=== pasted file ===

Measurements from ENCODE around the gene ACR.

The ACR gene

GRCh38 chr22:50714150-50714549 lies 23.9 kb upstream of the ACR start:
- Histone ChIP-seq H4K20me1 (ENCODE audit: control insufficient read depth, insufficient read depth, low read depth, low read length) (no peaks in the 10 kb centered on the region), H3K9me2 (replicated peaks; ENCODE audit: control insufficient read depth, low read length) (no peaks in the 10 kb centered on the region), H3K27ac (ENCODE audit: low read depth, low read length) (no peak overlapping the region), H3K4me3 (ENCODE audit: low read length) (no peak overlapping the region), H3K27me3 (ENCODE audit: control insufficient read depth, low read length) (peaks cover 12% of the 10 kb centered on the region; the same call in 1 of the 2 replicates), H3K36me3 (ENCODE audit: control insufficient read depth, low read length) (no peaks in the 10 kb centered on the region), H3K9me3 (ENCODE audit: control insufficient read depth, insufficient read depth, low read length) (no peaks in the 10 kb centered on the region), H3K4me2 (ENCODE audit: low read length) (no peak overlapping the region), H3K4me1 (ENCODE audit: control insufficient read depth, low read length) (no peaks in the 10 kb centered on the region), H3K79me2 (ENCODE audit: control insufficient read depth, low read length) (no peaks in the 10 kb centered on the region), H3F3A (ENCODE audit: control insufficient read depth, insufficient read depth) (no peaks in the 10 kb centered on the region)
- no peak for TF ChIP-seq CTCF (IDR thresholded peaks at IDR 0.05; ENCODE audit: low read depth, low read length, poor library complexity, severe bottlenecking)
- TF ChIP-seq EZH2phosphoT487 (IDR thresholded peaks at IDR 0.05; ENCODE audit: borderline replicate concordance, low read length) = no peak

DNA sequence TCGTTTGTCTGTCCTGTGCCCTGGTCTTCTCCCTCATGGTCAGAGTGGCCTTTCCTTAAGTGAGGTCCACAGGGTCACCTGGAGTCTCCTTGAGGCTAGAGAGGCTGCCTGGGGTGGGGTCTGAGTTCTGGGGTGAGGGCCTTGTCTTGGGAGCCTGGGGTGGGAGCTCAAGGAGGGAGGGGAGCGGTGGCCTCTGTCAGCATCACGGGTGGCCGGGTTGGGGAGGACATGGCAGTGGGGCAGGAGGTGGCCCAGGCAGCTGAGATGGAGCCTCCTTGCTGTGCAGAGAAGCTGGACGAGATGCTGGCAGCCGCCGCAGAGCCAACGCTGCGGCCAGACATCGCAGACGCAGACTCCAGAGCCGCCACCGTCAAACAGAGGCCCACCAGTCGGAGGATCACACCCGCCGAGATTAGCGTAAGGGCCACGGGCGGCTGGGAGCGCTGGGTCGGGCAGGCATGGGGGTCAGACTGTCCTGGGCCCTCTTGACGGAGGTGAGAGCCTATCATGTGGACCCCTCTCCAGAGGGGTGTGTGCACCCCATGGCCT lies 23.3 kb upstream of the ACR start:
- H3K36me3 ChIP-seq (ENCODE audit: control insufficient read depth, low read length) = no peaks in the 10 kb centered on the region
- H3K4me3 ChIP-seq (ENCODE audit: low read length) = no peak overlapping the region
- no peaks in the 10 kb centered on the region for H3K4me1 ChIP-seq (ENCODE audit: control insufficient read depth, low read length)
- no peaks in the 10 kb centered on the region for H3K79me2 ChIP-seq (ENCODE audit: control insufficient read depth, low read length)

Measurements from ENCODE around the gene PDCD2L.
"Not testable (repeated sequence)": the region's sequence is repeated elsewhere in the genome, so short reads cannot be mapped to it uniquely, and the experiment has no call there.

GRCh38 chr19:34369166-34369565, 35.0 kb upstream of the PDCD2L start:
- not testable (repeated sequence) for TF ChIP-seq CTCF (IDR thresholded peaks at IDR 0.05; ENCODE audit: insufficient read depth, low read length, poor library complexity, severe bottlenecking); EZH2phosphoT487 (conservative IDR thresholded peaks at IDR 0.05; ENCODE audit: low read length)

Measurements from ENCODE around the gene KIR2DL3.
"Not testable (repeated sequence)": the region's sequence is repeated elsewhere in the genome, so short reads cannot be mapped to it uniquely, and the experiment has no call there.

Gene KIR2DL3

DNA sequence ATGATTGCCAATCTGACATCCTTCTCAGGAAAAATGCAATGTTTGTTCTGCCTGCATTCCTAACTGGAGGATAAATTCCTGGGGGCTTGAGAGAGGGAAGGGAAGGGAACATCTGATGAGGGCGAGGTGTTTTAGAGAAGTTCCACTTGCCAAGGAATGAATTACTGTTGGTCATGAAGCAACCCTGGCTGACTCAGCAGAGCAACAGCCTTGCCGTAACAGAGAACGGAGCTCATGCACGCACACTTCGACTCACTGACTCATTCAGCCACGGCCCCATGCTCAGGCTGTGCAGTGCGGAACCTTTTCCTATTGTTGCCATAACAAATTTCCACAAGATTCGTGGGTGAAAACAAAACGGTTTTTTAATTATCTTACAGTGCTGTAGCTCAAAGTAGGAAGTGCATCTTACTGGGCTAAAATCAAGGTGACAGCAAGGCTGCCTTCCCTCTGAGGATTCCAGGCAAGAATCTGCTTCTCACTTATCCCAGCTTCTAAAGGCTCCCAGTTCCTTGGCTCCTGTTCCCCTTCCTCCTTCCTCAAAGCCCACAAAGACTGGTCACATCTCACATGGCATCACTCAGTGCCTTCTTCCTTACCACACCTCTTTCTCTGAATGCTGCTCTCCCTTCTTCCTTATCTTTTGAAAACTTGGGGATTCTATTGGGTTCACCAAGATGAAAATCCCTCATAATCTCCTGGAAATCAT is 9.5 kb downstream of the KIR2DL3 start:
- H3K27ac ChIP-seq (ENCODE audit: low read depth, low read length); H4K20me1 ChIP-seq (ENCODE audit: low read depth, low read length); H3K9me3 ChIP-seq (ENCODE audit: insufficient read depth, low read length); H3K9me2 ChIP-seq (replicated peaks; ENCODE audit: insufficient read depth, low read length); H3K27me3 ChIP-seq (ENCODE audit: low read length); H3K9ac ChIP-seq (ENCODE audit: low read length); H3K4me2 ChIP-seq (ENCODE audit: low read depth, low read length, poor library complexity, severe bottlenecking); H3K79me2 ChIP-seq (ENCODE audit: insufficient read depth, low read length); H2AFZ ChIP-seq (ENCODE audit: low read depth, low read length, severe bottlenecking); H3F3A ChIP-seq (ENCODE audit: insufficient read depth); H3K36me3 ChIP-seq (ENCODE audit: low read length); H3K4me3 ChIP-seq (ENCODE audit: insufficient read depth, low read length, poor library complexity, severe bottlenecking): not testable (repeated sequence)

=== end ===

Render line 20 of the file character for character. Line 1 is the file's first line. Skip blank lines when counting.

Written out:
- H3K27ac ChIP-seq (ENCODE audit: low read depth, low read length); H4K20me1 ChIP-seq (ENCODE audit: low read depth, low read length); H3K9me3 ChIP-seq (ENCODE audit: insufficient read depth, low read length); H3K9me2 ChIP-seq (replicated peaks; ENCODE audit: insufficient read depth, low read length); H3K27me3 ChIP-seq (ENCODE audit: low read length); H3K9ac ChIP-seq (ENCODE audit: low read length); H3K4me2 ChIP-seq (ENCODE audit: low read depth, low read length, poor library complexity, severe bottlenecking); H3K79me2 ChIP-seq (ENCODE audit: insufficient read depth, low read length); H2AFZ ChIP-seq (ENCODE audit: low read depth, low read length, severe bottlenecking); H3F3A ChIP-seq (ENCODE audit: insufficient read depth); H3K36me3 ChIP-seq (ENCODE audit: low read length); H3K4me3 ChIP-seq (ENCODE audit: insufficient read depth, low read length, poor library complexity, severe bottlenecking): not testable (repeated sequence)